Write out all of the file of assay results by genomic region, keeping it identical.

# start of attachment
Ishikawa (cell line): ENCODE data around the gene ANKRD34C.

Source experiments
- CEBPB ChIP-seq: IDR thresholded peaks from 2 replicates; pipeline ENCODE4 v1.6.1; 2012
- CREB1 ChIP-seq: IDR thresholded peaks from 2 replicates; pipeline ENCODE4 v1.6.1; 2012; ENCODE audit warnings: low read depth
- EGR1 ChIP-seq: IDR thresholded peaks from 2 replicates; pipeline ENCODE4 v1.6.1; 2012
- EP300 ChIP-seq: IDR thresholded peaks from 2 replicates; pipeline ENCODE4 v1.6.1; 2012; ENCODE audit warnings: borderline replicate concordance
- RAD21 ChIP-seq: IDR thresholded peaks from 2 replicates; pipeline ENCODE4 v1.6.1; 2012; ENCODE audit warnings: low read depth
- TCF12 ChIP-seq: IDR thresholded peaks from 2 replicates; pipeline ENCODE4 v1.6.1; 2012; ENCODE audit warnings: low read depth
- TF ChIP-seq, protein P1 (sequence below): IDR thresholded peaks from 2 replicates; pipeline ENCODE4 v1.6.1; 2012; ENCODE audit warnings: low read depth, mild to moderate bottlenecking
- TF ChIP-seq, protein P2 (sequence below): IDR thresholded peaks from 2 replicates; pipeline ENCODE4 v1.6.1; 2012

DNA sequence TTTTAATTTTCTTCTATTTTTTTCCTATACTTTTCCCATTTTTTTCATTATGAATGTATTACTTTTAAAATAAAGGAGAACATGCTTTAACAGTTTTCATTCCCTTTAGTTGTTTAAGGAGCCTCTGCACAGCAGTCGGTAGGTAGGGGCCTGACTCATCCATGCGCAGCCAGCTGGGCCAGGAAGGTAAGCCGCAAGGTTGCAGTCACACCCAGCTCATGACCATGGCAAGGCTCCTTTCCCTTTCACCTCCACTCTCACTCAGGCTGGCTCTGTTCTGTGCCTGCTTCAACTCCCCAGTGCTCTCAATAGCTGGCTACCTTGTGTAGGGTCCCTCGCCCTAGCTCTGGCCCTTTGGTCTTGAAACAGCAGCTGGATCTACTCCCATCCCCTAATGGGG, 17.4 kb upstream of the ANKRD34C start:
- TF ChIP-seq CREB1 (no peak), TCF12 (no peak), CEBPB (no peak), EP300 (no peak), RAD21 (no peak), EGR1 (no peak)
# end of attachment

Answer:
Ishikawa (cell line): ENCODE data around the gene ANKRD34C.

Source experiments
- CEBPB ChIP-seq: IDR thresholded peaks from 2 replicates; pipeline ENCODE4 v1.6.1; 2012
- CREB1 ChIP-seq: IDR thresholded peaks from 2 replicates; pipeline ENCODE4 v1.6.1; 2012; ENCODE audit warnings: low read depth
- EGR1 ChIP-seq: IDR thresholded peaks from 2 replicates; pipeline ENCODE4 v1.6.1; 2012
- EP300 ChIP-seq: IDR thresholded peaks from 2 replicates; pipeline ENCODE4 v1.6.1; 2012; ENCODE audit warnings: borderline replicate concordance
- RAD21 ChIP-seq: IDR thresholded peaks from 2 replicates; pipeline ENCODE4 v1.6.1; 2012; ENCODE audit warnings: low read depth
- TCF12 ChIP-seq: IDR thresholded peaks from 2 replicates; pipeline ENCODE4 v1.6.1; 2012; ENCODE audit warnings: low read depth
- TF ChIP-seq, protein P1 (sequence below): IDR thresholded peaks from 2 replicates; pipeline ENCODE4 v1.6.1; 2012; ENCODE audit warnings: low read depth, mild to moderate bottlenecking
- TF ChIP-seq, protein P2 (sequence below): IDR thresholded peaks from 2 replicates; pipeline ENCODE4 v1.6.1; 2012

DNA sequence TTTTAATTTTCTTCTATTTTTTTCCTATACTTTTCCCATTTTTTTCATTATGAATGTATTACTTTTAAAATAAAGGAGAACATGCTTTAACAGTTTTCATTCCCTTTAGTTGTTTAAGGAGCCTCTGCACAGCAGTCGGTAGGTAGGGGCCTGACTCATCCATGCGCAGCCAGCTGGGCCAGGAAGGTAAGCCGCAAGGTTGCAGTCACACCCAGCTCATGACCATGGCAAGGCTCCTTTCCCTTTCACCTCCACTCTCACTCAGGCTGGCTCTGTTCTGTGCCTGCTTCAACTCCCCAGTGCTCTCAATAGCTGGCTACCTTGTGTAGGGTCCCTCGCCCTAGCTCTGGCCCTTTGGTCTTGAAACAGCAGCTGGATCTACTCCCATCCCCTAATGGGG, 17.4 kb upstream of the ANKRD34C start:
- TF ChIP-seq CREB1 (no peak), TCF12 (no peak), CEBPB (no peak), EP300 (no peak), RAD21 (no peak), EGR1 (no peak)